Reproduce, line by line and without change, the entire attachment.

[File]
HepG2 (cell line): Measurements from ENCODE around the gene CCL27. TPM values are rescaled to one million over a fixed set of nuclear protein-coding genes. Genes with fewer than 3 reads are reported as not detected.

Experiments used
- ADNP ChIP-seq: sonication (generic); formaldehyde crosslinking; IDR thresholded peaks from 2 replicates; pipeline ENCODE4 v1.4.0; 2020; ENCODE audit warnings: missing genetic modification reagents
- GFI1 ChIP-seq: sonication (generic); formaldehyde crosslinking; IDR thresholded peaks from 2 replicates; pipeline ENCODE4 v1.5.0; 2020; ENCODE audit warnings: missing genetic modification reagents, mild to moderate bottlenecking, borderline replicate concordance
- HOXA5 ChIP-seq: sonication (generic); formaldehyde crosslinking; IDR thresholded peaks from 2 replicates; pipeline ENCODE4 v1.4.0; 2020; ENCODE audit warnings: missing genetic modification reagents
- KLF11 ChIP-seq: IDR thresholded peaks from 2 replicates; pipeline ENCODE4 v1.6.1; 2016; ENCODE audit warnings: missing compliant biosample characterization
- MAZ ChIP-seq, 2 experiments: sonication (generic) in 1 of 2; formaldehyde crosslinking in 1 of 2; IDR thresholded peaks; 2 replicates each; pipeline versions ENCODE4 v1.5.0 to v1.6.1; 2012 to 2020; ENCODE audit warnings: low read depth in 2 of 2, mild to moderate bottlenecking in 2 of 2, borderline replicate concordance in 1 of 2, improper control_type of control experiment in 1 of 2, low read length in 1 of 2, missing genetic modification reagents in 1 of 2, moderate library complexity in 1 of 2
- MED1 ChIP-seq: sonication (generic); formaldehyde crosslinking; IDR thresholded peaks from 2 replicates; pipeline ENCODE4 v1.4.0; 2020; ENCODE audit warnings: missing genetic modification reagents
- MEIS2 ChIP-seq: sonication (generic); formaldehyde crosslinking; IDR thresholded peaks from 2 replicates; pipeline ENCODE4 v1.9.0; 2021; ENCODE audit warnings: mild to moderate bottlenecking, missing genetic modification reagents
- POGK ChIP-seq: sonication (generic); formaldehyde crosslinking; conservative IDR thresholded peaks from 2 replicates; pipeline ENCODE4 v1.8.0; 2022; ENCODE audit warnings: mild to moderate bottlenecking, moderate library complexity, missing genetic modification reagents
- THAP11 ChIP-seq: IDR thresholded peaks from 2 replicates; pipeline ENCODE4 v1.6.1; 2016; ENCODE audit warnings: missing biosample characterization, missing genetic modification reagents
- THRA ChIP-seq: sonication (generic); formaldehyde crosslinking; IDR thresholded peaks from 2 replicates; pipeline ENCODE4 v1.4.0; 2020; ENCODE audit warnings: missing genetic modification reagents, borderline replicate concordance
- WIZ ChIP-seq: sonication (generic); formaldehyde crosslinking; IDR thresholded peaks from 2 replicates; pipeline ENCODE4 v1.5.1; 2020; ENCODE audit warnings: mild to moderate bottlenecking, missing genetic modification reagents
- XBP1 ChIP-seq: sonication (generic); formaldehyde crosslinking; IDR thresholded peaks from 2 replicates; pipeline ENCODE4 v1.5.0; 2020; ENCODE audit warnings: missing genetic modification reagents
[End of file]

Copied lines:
HepG2 (cell line): Measurements from ENCODE around the gene CCL27. TPM values are rescaled to one million over a fixed set of nuclear protein-coding genes. Genes with fewer than 3 reads are reported as not detected.

Experiments used
- ADNP ChIP-seq: sonication (generic); formaldehyde crosslinking; IDR thresholded peaks from 2 replicates; pipeline ENCODE4 v1.4.0; 2020; ENCODE audit warnings: missing genetic modification reagents
- GFI1 ChIP-seq: sonication (generic); formaldehyde crosslinking; IDR thresholded peaks from 2 replicates; pipeline ENCODE4 v1.5.0; 2020; ENCODE audit warnings: missing genetic modification reagents, mild to moderate bottlenecking, borderline replicate concordance
- HOXA5 ChIP-seq: sonication (generic); formaldehyde crosslinking; IDR thresholded peaks from 2 replicates; pipeline ENCODE4 v1.4.0; 2020; ENCODE audit warnings: missing genetic modification reagents
- KLF11 ChIP-seq: IDR thresholded peaks from 2 replicates; pipeline ENCODE4 v1.6.1; 2016; ENCODE audit warnings: missing compliant biosample characterization
- MAZ ChIP-seq, 2 experiments: sonication (generic) in 1 of 2; formaldehyde crosslinking in 1 of 2; IDR thresholded peaks; 2 replicates each; pipeline versions ENCODE4 v1.5.0 to v1.6.1; 2012 to 2020; ENCODE audit warnings: low read depth in 2 of 2, mild to moderate bottlenecking in 2 of 2, borderline replicate concordance in 1 of 2, improper control_type of control experiment in 1 of 2, low read length in 1 of 2, missing genetic modification reagents in 1 of 2, moderate library complexity in 1 of 2
- MED1 ChIP-seq: sonication (generic); formaldehyde crosslinking; IDR thresholded peaks from 2 replicates; pipeline ENCODE4 v1.4.0; 2020; ENCODE audit warnings: missing genetic modification reagents
- MEIS2 ChIP-seq: sonication (generic); formaldehyde crosslinking; IDR thresholded peaks from 2 replicates; pipeline ENCODE4 v1.9.0; 2021; ENCODE audit warnings: mild to moderate bottlenecking, missing genetic modification reagents
- POGK ChIP-seq: sonication (generic); formaldehyde crosslinking; conservative IDR thresholded peaks from 2 replicates; pipeline ENCODE4 v1.8.0; 2022; ENCODE audit warnings: mild to moderate bottlenecking, moderate library complexity, missing genetic modification reagents
- THAP11 ChIP-seq: IDR thresholded peaks from 2 replicates; pipeline ENCODE4 v1.6.1; 2016; ENCODE audit warnings: missing biosample characterization, missing genetic modification reagents
- THRA ChIP-seq: sonication (generic); formaldehyde crosslinking; IDR thresholded peaks from 2 replicates; pipeline ENCODE4 v1.4.0; 2020; ENCODE audit warnings: missing genetic modification reagents, borderline replicate concordance
- WIZ ChIP-seq: sonication (generic); formaldehyde crosslinking; IDR thresholded peaks from 2 replicates; pipeline ENCODE4 v1.5.1; 2020; ENCODE audit warnings: mild to moderate bottlenecking, missing genetic modification reagents
- XBP1 ChIP-seq: sonication (generic); formaldehyde crosslinking; IDR thresholded peaks from 2 replicates; pipeline ENCODE4 v1.5.0; 2020; ENCODE audit warnings: missing genetic modification reagents